Abstract: This paper explains how the increasingly popular social network driven ideation works for some companies, and how this can be expanded to encompass the complete crowdsourcing innovation process (beyond simple ideation). In a contemporary context, businesses that are unable to keep up with innovations are simply overrun by those who are more efficient at this. This results in the dilemma that confronts all innovating companies in the 21st century: while innovation is critical for survival of a company, internal R&D is an inefficient approach to innovation. As a result of this dilemma, today?s innovative companies generally conduct little or no basic research on their own. They mostly innovate using the research discoveries of others. Some of these companies promote ideation forums on social networks to gain ?memes? for innovative ideas. This first step in the crowdsourcing innovation process can be expanded to include all the remaining steps of the innovation process, up to marketing and selling the product or service, as these all originate from ?crowdsourcing ideation?.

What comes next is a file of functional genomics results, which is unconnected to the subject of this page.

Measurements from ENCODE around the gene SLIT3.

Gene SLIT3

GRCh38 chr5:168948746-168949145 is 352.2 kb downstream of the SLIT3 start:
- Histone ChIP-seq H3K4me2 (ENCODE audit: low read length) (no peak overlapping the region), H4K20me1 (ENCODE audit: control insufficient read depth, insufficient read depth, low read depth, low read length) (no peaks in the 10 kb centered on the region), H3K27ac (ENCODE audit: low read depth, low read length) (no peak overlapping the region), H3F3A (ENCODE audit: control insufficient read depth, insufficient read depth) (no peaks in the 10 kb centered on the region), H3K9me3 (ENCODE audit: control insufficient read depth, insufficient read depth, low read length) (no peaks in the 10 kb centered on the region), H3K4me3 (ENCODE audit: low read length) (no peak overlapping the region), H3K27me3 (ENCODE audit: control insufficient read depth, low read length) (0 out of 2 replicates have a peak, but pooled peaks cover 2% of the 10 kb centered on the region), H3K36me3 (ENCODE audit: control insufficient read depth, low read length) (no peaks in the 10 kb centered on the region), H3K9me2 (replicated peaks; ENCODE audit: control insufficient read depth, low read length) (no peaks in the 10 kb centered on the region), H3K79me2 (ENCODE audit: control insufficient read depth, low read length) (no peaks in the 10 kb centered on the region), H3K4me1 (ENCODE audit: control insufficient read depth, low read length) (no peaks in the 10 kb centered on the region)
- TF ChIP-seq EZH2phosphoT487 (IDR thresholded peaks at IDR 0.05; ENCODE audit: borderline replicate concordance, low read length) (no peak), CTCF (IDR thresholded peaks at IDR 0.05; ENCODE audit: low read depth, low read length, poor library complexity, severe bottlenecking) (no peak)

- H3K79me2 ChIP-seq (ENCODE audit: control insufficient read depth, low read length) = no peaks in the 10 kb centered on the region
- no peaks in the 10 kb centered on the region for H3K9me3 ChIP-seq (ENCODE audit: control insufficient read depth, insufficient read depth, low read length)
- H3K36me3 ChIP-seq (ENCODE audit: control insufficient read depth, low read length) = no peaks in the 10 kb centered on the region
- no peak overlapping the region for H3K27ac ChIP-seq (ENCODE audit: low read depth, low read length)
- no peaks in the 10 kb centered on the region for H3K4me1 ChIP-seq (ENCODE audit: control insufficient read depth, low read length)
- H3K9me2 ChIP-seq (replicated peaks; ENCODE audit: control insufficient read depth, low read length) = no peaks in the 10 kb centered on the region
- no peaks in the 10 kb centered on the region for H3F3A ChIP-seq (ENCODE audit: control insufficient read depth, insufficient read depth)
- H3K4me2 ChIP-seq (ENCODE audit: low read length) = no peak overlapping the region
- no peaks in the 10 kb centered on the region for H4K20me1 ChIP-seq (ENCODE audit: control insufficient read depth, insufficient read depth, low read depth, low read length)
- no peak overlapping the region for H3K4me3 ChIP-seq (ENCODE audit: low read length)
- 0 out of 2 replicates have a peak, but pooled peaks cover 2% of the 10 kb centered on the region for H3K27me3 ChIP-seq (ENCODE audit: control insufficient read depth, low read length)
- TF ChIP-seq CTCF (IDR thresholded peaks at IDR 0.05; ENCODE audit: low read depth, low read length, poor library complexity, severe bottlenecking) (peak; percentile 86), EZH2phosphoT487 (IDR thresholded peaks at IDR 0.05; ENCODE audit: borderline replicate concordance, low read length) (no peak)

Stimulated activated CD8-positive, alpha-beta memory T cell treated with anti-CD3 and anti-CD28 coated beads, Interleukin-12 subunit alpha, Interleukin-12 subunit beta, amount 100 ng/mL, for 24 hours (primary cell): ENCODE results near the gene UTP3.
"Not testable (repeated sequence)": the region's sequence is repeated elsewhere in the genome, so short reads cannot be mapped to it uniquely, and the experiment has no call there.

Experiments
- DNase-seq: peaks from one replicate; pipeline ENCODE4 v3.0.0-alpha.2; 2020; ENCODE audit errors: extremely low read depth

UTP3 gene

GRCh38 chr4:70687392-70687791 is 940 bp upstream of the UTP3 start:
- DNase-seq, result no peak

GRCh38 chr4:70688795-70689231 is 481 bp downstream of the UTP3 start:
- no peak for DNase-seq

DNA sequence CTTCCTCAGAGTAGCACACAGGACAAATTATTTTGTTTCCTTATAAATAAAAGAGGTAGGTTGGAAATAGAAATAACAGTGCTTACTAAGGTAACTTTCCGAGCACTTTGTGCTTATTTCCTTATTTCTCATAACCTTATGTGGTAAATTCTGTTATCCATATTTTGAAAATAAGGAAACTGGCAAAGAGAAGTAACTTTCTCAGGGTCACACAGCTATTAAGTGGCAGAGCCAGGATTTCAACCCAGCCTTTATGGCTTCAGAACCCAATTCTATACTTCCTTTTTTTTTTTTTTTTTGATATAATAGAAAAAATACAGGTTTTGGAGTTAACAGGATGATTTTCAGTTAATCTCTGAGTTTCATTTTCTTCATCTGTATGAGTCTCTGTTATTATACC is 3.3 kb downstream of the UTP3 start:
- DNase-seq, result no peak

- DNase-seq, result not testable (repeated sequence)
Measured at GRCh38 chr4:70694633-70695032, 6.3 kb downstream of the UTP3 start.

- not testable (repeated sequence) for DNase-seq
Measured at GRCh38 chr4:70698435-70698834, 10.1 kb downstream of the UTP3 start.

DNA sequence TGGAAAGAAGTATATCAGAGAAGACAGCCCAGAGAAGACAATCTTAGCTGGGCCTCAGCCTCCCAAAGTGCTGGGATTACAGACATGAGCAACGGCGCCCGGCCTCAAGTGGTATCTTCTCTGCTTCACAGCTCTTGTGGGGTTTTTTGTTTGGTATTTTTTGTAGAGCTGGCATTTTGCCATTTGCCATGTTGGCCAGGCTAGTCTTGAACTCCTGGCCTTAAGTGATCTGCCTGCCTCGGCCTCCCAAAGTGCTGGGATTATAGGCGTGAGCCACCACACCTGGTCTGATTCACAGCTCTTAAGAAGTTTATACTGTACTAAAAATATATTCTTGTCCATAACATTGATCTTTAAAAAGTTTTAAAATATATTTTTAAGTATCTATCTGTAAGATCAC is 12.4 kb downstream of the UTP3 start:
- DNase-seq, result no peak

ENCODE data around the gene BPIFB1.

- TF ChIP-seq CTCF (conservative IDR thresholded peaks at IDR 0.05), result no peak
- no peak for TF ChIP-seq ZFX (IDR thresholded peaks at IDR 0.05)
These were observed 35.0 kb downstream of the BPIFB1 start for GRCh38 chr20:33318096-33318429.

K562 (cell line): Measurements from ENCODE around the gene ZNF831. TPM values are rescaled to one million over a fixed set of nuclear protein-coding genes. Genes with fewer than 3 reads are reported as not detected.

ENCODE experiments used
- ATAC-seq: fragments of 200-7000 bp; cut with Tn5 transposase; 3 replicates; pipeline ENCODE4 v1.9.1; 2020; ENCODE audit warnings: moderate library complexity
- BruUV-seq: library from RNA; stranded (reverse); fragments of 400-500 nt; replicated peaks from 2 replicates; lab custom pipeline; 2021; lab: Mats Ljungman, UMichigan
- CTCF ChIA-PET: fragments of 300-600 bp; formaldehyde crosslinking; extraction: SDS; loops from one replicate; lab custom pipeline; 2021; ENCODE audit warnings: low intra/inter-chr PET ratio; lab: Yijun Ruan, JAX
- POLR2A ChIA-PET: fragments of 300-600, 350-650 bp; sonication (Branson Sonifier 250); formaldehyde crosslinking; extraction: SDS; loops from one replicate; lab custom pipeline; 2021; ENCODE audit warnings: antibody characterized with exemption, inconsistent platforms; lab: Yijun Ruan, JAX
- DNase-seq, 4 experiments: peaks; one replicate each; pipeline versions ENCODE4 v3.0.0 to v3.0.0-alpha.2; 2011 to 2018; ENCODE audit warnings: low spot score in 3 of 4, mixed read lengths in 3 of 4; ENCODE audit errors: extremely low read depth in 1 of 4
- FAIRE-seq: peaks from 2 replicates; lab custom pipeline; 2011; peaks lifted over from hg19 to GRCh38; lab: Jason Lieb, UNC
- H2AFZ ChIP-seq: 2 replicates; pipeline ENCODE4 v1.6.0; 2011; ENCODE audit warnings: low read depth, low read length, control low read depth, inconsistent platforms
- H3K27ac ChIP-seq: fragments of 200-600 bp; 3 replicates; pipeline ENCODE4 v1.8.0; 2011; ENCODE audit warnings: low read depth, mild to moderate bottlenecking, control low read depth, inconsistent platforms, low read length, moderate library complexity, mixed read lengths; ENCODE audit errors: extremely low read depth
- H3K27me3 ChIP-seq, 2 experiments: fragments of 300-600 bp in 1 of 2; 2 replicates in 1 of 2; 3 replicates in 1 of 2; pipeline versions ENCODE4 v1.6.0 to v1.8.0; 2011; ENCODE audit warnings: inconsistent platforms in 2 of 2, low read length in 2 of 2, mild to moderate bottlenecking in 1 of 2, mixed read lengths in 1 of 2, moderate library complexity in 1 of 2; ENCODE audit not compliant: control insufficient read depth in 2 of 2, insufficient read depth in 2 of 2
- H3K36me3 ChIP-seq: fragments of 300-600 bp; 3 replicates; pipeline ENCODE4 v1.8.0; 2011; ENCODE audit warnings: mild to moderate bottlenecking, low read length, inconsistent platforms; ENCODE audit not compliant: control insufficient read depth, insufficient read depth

Keywords: social network driven innovation, ideation forums, crowdsourcing ideation, crowdsourcing innovation process, memes, mavens, connectors, influencers, nanostories, flash mobs, job to be done
    JEL: M0 M1
    Date: 2009–10–04
  5. By: Kranich, Jan